Tricia Frey encourages new writers to “sit down and write.”
By Grace Meyer
“While there are a lot of dog books out there, this is one of the best.” ~ The BookLife Prize 2021.
Tricia Frey’s memoir River Love: The True Story of a Wayward Sheltie, a Woman, and a Magical Place Called Rivershire, explores redemption, love, and being enough—just as you are. The 249-page memoir also carries a powerful message about the life-altering possibilities that occur when one welcomes a rescue pet into their home and heart.
On the Boardman River, just south of Traverse City, lies a place dubbed Rivershire by its residents. Frey came to Rivershire after buying a home that she envisioned as a vacation spot and an investment opportunity for both her and her sister, Sandra. One day in 2006, Frey noticed movement outside her window and discovered a dog standing in her backyard. As soon as they made eye contact through the window, the dog “took off like a shot to the neighboring property.”
The dog, whom Frey named Sheldon, kept coming back to her property where Frey and her sister transformed a shed into a warm shelter for him and fed him daily. The building supplies for the shed took a bit of haggling from Frey and her sister with a store clerk, who was won over by their story of Sheldon. Even with the shed and daily meals, Sheldon remained timid, skittish, and frightened; it took two years before he even let Frey touch him and six more months before he came into her home.
After being Frey’s dog for quite some time, she discovered during a visit to the veterinarian that Sheldon had both an enlarged heart and a microchip.
Frey describes sharing Sheldon’s story with others even before she knew of his microchip. “People were fascinated that it was two years before Sheldon allowed me to touch him. They’d tell me, ‘you have to write his story,’ and after I found out he had a microchip, I knew.”
Nine months after Frey found out about the microchip, Sheldon died. She asked the veterinarian to scan Sheldon before he was cremated, revealing the information on the microchip which Frey tucked away at the time. Two days later, she began writing the memoir. Then, she decided to contact his former family, and eventually, she learned the rest of his story.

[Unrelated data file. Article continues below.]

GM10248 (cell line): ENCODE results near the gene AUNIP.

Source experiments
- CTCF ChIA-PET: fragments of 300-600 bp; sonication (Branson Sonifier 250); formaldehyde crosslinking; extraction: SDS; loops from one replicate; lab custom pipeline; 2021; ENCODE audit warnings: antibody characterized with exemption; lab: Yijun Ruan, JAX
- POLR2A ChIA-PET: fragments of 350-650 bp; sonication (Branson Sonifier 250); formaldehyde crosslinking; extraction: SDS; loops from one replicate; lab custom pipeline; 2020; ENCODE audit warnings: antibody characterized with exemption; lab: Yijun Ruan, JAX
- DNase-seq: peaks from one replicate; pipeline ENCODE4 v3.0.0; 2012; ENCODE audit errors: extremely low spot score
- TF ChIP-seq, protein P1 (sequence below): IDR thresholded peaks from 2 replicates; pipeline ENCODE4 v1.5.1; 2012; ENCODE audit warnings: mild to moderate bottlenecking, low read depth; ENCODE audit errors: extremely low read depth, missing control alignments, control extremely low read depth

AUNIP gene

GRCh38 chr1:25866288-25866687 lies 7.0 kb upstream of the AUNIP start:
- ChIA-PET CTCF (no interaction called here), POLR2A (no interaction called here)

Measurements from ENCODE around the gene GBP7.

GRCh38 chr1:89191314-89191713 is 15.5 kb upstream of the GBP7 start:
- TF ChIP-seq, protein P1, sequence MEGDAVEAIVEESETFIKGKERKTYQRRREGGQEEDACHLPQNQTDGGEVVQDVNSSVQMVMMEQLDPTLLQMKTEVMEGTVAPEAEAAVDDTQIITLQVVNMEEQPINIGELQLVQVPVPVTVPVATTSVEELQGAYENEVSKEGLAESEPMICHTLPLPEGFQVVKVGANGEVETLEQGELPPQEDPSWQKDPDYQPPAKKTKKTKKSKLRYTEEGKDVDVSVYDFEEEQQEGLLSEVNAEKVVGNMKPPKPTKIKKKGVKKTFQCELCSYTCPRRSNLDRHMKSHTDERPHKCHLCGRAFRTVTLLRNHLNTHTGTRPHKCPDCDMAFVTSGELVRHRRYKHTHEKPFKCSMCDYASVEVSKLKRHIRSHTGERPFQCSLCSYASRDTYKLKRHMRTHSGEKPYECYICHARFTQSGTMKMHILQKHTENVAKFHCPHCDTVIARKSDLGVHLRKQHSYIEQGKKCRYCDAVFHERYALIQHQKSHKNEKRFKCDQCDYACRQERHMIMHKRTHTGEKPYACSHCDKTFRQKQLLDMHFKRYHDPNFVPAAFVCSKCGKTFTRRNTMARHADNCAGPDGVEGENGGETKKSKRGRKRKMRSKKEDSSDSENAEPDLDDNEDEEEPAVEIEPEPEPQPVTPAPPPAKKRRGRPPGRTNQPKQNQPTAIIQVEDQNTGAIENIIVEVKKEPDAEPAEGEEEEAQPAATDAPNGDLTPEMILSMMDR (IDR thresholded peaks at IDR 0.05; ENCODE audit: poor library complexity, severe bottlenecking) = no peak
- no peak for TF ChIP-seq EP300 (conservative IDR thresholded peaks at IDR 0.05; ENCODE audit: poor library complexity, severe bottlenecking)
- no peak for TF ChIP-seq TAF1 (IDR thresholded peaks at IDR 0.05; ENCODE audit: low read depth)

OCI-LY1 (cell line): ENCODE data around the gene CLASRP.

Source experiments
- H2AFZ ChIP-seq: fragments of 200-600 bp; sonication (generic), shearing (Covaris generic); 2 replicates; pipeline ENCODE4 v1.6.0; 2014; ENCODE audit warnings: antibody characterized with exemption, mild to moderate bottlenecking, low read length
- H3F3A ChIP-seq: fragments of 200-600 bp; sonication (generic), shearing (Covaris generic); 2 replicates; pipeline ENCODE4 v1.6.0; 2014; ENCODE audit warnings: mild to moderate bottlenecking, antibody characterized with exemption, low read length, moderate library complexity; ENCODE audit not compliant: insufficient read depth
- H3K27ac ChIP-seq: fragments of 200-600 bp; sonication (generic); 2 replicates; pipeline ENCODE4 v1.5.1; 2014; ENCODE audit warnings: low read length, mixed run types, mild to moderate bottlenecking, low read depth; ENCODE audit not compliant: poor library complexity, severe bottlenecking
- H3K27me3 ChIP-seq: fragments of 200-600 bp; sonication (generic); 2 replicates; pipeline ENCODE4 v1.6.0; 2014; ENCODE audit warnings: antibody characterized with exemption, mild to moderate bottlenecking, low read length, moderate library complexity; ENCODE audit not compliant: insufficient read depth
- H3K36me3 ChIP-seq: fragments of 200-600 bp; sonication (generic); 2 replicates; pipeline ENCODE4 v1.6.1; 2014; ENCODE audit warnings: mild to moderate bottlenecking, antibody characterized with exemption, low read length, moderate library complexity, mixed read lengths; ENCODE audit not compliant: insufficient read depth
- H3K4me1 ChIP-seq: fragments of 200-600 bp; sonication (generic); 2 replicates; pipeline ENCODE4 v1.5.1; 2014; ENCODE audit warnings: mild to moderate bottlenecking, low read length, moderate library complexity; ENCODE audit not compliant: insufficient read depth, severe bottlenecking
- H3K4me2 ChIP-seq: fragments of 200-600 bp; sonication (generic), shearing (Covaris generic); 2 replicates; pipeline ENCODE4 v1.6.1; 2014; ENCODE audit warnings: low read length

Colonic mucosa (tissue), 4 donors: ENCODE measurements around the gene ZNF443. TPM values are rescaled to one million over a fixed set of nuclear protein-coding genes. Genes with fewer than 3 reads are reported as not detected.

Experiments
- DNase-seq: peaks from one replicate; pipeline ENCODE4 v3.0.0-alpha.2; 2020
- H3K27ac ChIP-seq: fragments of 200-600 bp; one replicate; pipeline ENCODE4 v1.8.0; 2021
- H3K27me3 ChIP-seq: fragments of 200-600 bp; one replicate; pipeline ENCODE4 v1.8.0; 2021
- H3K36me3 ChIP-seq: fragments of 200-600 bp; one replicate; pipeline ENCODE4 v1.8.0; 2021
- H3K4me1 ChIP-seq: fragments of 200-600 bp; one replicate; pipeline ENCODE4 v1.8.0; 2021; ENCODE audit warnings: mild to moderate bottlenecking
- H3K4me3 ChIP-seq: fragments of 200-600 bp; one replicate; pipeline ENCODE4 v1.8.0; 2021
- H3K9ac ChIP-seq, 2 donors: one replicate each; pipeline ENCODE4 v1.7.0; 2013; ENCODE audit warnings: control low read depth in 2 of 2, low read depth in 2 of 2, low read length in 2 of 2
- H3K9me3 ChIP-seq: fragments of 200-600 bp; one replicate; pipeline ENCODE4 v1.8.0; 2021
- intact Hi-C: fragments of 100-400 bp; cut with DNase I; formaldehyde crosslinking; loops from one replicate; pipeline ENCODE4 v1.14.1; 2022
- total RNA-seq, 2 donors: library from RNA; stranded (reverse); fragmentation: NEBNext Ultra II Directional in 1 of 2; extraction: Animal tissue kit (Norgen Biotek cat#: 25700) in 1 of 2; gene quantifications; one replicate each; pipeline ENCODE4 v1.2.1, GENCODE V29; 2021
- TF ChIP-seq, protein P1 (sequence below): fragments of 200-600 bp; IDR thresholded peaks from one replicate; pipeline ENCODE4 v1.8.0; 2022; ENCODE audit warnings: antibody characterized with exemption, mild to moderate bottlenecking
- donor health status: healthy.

“It took me six years to write the book,” Frey said.
After beginning the book, Frey became busy with her job and would often go weeks to months without writing. Then, when sat down to write, there were other problems to face.
“I’d start writing in a different tense,” she said.
Frey finally began pushing herself to write whenever she had the time, even if it was only fifteen minutes a day. She now encourages others to do the same.
“I don’t care if you only have fifteen minutes. Sit down and write.”
In the early stages of writing her memoir, Frey decided to tell side stories which made the book grow to over 90,000 words. Her sister, Sandra, would then read parts of it and say, “I’m losing Sheldon’s story here.”
Frey agreed and cut over 40,000 words, putting them in a different file to revisit them if necessary. This helped her move the narrative along to become the story it is today.
Frey had long dreamed of writing a book. “Years ago, my cousin Ann asked, “Do you think you have a book in you?’” Frey said.
At that time, Frey didn’t know where to start. Then, as Frey puts it, “Sheldon and this magical place I live handed me a story.”
Frey’s marketing expertise at Centre Ice has led her to promoting her book and eventually, led her to taking a job with promoting books for others with Mission Point Press.
Currently, Frey is working on the River Love audio book in her own voice and the children’s version of Sheldon’s story. She describes the latter as being a story about Sheldon finding his true home. “Sheldon went on an amazing journey to find me and Rivershire,” said Frey. “I know in my heart we were always meant to be together, that Rivershire was where he was always supposed to be. A message came to me one day: ‘Bravely go to that place where you are meant to be.’ Sheldon certainly did that and I encourage everyone to do the same.”
River Love, published by Mission Point Press, is available online and at area bookstores.
Grace Meyer is a senior at Mancelona High School and a second-year in the Front Street Writers program at the Career-Tech Center in Traverse City. She plans on attending NMC in the fall for a degree in Journalism.